What to Expect When You Stop Expecting

            With credit to Heidi Murkoff, author of What to Expect when You’re Expecting, I thought it fitting to appropriate her title for this sermon, since it is about shedding expectation and is rooted in my relationship with my natural mother.

I’ll begin with a little background about my journey away from, and then back to, my natural family.

            My adoption story is a fairly standard post-WWII story. My mother and father lived next door to each other in a town near the east coast of Scotland. When they finished high school, they went to Glasgow, all the way on the other coast of Scotland – my mother to nursing school in and my father to Glasgow University. When she became pregnant, around the end of August, they decided they would wait and tell their parents at Christmas break. They planned to get married. Suffice it to say, they didn’t get the response they expected.

They went home expecting to end the Christmas break looking forward to becoming a family, building a new life together. It was December, 1966. What they got was a tearful break-up outside my father’s garage. For my mother, this was followed by a stay at a mothering home, a daughter who left the hospital before she did, a bill for my foster care, and, ultimately, my adoption.

My father’s mother had threatened to cut him off if he followed through with his family plan. Even though he didn’t stick to his plan, he got to pay penance by working as a brick layer.

Whatever expectations they had were shattered. On top of that, they were both told to consider themselves grateful, privileged that they had a chance to redeem themselves and move on.

I, too, was told I should be grateful: I had a mother who had loved me enough to give me away.

All three of us wandered into our separate lives being told to be grateful for something incredibly painful; being told not to expect anything further. All standard stuff.  I want to note here that, although all three of us learned not to expect, this is not the productive kind of letting go. The kind of letting go of expectation that my parents and I learned in the wake of our separation is rooted in punishment and shame. There’s no hope in it, and I think hope is key.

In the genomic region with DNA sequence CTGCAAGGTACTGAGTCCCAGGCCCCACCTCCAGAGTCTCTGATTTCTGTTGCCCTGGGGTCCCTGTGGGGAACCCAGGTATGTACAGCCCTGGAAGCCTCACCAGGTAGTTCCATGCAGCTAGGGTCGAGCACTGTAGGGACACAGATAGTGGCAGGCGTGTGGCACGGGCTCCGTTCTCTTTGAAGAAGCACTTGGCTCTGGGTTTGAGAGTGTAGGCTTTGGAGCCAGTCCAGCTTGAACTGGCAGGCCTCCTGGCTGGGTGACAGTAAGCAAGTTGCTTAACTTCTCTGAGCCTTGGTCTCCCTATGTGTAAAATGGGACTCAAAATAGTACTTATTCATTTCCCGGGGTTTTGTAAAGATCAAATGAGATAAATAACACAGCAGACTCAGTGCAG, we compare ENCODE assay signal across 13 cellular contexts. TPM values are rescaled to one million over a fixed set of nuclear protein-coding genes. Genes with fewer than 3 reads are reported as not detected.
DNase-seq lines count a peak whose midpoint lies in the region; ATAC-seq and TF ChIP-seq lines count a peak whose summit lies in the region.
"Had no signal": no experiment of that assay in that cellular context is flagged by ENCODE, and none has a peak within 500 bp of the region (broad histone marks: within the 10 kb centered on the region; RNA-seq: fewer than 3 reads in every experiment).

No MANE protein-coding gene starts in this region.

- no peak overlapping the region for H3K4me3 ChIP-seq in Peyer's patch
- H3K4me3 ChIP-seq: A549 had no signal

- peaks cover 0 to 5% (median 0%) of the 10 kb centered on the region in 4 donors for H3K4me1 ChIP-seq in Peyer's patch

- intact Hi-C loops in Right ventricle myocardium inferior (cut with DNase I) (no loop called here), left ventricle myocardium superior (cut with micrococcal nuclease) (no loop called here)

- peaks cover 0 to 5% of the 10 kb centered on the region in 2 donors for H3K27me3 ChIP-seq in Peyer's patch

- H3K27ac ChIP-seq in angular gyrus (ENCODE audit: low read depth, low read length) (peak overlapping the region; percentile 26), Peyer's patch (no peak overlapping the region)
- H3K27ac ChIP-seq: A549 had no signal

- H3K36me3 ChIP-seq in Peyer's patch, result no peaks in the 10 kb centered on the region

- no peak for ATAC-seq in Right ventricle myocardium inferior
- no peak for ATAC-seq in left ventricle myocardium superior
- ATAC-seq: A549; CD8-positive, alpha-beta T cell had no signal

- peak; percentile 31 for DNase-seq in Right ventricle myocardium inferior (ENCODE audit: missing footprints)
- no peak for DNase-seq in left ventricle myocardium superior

Fast forward 18 years. My adoptive father, Dad, had made it clear that he would understand if I needed to search for my natural family, going so far as to take me to the very office from which he collected me in Edinburgh. In Scotland, searches are significantly easier than here in the US – the child has the right to all the records once he or she turns 18. Birth certificates are not altered. So, I went to the House of Records in Edinburgh on a trip back to Scotland. There I found my birth name (Jayne, with a Y), my mother’s name and a blank line where my father should have been. Not what I expected. I didn’t know that they wouldn’t put a name in the case of illegitimate birth. I manufactured all manner of reasons for the lack of name. I also saw that I’d been born in Eastern General Hospital in Leith, which is not the closest hospital to my mother’s home town. Those of you who read Irving Welsh’s novel, Trainspotting, may recall Leith as a haven for heroine addicts in the ‘90s. In the ‘60s, it was a haven for prostitution. So I had some questions. They were enough to squash the sliver of expectation of reunion that had started to develop.

A note here, that adoptees are roughly 2% of the population. Only a fraction of us search. Fewer actually end in reunion. None of us really knows what we’re doing. There aren’t enough of us for there to be a guidebook like What to Expect When You’re Expecting. For me, this turned out to be a good thing.

It took me another 18 years to decide to search. The lead-up to that choice would take up another sermon. Mostly, something had shifted in me; on a trip back in 2003, I decided to walk past the house listed on the birth certificate. I couldn’t let it go after that. I’d like to tell you I’m wise and thorough and impeccably well organized and that I brought all that to my search. I am not wise, often fly by the seat of my pants, and won’t talk about that organization thing. I was led entirely by my gut. I somehow knew that I had to shed all expectation, and hang on to some vague sense of hope, if I was going to survive a search. It helped that I’d had my first child in similar circumstances to my own birth. It helped that I knew a couple of other adoptees in reunion. One had a relationship with her birth father that was clandestine; another’s father drank himself into ICU the first time he met her. Their relationships with all of their birth families were fraught, to say the least.